UPDATE 1-German Bund yield hits fresh 8-month high, reflation prevails

* Bund yield briefly rises to 8-month high

* Real Bund yield highest since Oct

* Euro zone periphery govt bond yields tmsnrt.rs/2ii2Bqr (Updates to reflect change in price move, adds new quote)

LONDON, Feb 22 (Reuters) – Germany’s benchmark 10-year bond yield briefly rose to a fresh eight-month high on Monday, as bets on stronger economic growth and inflation in the months ahead continued to weigh on major government bond markets across the world.

Most euro area bond yields were steady to a touch lower on the day, but holding near multi-month highs hit recently on growing confidence that more U.S. fiscal stimulus will lift global growth prospects.

Indeed, U.S. Treasury yields on Monday rose to their highest levels in around a year .

Germany’s 10-year Bund yields rose to -0.278%, a fresh eight-month high, before falling back to around -0.31% to stand little changed on the day. It rose almost 12 basis points last week, the biggest weekly jump since June.

That selloff has steepened the German yield curve, with the gap between 2- and 10-year bond yields at its widest in almost a year, at around 39 bps.

“It is understandable why U.S. Treasury yields are rising and are expected to do so,” said Chris Scicluna, head of economic research at Daiwa Capital Markets.

“If you put U.S. fiscal stimulus together with the better trend in vaccinations and coronavirus, that does point to a stronger recovery and a step up in inflation in the U.S. and Europe even if temporary.”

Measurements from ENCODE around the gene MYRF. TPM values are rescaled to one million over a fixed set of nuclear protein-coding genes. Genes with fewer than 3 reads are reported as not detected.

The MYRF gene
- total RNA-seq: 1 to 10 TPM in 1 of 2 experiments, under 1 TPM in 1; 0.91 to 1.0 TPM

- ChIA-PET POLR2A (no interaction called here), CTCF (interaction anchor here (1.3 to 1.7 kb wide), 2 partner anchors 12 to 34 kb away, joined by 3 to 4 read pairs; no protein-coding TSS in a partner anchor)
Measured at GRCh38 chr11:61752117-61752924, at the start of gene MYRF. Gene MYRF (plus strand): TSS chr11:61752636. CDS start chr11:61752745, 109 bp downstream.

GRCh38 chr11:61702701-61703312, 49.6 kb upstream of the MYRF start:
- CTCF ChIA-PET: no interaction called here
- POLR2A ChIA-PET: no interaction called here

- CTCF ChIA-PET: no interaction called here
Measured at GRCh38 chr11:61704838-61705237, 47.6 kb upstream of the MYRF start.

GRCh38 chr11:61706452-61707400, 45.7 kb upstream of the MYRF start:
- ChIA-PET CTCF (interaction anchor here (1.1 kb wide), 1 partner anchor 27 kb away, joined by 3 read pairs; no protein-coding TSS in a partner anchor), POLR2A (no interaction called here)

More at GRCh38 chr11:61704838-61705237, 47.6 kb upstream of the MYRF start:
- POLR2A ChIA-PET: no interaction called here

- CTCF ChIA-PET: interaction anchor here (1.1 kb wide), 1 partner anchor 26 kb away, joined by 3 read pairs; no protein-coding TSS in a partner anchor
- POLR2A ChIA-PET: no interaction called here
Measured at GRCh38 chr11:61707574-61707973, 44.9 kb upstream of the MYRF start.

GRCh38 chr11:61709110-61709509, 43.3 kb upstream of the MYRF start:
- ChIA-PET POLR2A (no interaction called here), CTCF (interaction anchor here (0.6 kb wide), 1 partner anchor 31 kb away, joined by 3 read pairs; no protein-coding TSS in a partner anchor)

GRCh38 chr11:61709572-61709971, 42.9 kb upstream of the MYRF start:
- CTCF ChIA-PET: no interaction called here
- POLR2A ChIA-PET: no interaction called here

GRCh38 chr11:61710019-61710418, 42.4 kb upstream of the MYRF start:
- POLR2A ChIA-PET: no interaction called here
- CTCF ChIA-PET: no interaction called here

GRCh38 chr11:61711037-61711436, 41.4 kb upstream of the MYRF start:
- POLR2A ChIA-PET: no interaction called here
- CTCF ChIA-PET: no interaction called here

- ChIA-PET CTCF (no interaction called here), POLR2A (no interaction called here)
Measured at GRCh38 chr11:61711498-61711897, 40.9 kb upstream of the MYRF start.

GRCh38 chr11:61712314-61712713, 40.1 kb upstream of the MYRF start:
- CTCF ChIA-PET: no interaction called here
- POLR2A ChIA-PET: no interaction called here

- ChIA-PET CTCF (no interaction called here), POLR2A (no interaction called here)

A survey from Germany’s Ifo institute on Monday showed that German business morale rose by far more than expected in February, hitting its highest level since October.

In perhaps a more worrying sign for policy makers, real or inflation-adjusted bond yields have also risen sharply in the past week. Germany’s 10-year inflation-linked yield on Monday rose to -1.28%, its highest since last October.

U.S. real yields rose around 20 bps last week in a sign that the selloff in Treasury markets was broadening out.

“This is a key change, since it questions the credibility of the Fed’s pledge to tolerate inflation overshooting in the future under its Average Inflation Targeting framework,” said AXA Group chief economist Gilles Moec.

Focus was now turning to central bank officials and their thoughts on the jump in borrowing costs, which could threaten to derail economies recovering from the coronavirus crisis.

European Central Bank chief Christine Lagarde is expected to speak later on Monday, while U.S. Federal Reserve Chairman Jerome Powell delivers his semi-annual testimony before Congress on Tuesday.

Elsewhere, Italy’s 10-year bond yield was marginally higher on the day at 0.63%, around 20 bps above record lows hit earlier this month.

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